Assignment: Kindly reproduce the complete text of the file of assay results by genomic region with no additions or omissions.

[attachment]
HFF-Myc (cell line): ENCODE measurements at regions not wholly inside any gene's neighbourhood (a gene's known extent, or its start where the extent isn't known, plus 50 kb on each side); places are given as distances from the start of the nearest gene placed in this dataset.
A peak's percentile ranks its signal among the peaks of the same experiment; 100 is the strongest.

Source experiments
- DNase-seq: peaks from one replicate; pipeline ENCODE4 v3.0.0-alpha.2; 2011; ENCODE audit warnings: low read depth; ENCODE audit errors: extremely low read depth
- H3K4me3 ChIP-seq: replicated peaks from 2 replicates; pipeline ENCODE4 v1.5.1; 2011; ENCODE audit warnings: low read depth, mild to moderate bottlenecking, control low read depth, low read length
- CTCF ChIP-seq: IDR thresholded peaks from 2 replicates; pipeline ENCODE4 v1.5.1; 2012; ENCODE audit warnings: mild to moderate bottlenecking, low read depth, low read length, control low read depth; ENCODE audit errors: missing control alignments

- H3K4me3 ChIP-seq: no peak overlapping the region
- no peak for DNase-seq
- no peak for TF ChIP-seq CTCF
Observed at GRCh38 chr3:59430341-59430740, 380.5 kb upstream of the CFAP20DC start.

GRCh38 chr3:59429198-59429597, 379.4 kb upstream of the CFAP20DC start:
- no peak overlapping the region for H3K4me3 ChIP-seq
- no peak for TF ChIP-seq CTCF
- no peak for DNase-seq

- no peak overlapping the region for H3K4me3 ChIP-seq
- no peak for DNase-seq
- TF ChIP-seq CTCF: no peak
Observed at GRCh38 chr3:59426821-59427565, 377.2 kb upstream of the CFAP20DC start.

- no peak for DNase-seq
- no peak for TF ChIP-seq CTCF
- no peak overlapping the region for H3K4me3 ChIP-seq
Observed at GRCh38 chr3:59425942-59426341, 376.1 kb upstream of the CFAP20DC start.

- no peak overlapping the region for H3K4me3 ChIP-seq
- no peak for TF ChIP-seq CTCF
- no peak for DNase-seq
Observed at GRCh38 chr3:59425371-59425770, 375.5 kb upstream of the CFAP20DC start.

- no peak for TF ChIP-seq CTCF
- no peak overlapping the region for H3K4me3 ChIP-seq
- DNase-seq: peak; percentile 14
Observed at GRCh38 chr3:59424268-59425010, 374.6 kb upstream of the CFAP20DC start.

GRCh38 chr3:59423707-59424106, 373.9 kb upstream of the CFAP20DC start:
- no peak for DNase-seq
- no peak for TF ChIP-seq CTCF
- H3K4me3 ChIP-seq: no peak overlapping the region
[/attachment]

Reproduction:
HFF-Myc (cell line): ENCODE measurements at regions not wholly inside any gene's neighbourhood (a gene's known extent, or its start where the extent isn't known, plus 50 kb on each side); places are given as distances from the start of the nearest gene placed in this dataset.
A peak's percentile ranks its signal among the peaks of the same experiment; 100 is the strongest.

Source experiments
- DNase-seq: peaks from one replicate; pipeline ENCODE4 v3.0.0-alpha.2; 2011; ENCODE audit warnings: low read depth; ENCODE audit errors: extremely low read depth
- H3K4me3 ChIP-seq: replicated peaks from 2 replicates; pipeline ENCODE4 v1.5.1; 2011; ENCODE audit warnings: low read depth, mild to moderate bottlenecking, control low read depth, low read length
- CTCF ChIP-seq: IDR thresholded peaks from 2 replicates; pipeline ENCODE4 v1.5.1; 2012; ENCODE audit warnings: mild to moderate bottlenecking, low read depth, low read length, control low read depth; ENCODE audit errors: missing control alignments

- H3K4me3 ChIP-seq: no peak overlapping the region
- no peak for DNase-seq
- no peak for TF ChIP-seq CTCF
Observed at GRCh38 chr3:59430341-59430740, 380.5 kb upstream of the CFAP20DC start.

GRCh38 chr3:59429198-59429597, 379.4 kb upstream of the CFAP20DC start:
- no peak overlapping the region for H3K4me3 ChIP-seq
- no peak for TF ChIP-seq CTCF
- no peak for DNase-seq

- no peak overlapping the region for H3K4me3 ChIP-seq
- no peak for DNase-seq
- TF ChIP-seq CTCF: no peak
Observed at GRCh38 chr3:59426821-59427565, 377.2 kb upstream of the CFAP20DC start.

- no peak for DNase-seq
- no peak for TF ChIP-seq CTCF
- no peak overlapping the region for H3K4me3 ChIP-seq
Observed at GRCh38 chr3:59425942-59426341, 376.1 kb upstream of the CFAP20DC start.

- no peak overlapping the region for H3K4me3 ChIP-seq
- no peak for TF ChIP-seq CTCF
- no peak for DNase-seq
Observed at GRCh38 chr3:59425371-59425770, 375.5 kb upstream of the CFAP20DC start.

- no peak for TF ChIP-seq CTCF
- no peak overlapping the region for H3K4me3 ChIP-seq
- DNase-seq: peak; percentile 14
Observed at GRCh38 chr3:59424268-59425010, 374.6 kb upstream of the CFAP20DC start.

GRCh38 chr3:59423707-59424106, 373.9 kb upstream of the CFAP20DC start:
- no peak for DNase-seq
- no peak for TF ChIP-seq CTCF
- H3K4me3 ChIP-seq: no peak overlapping the region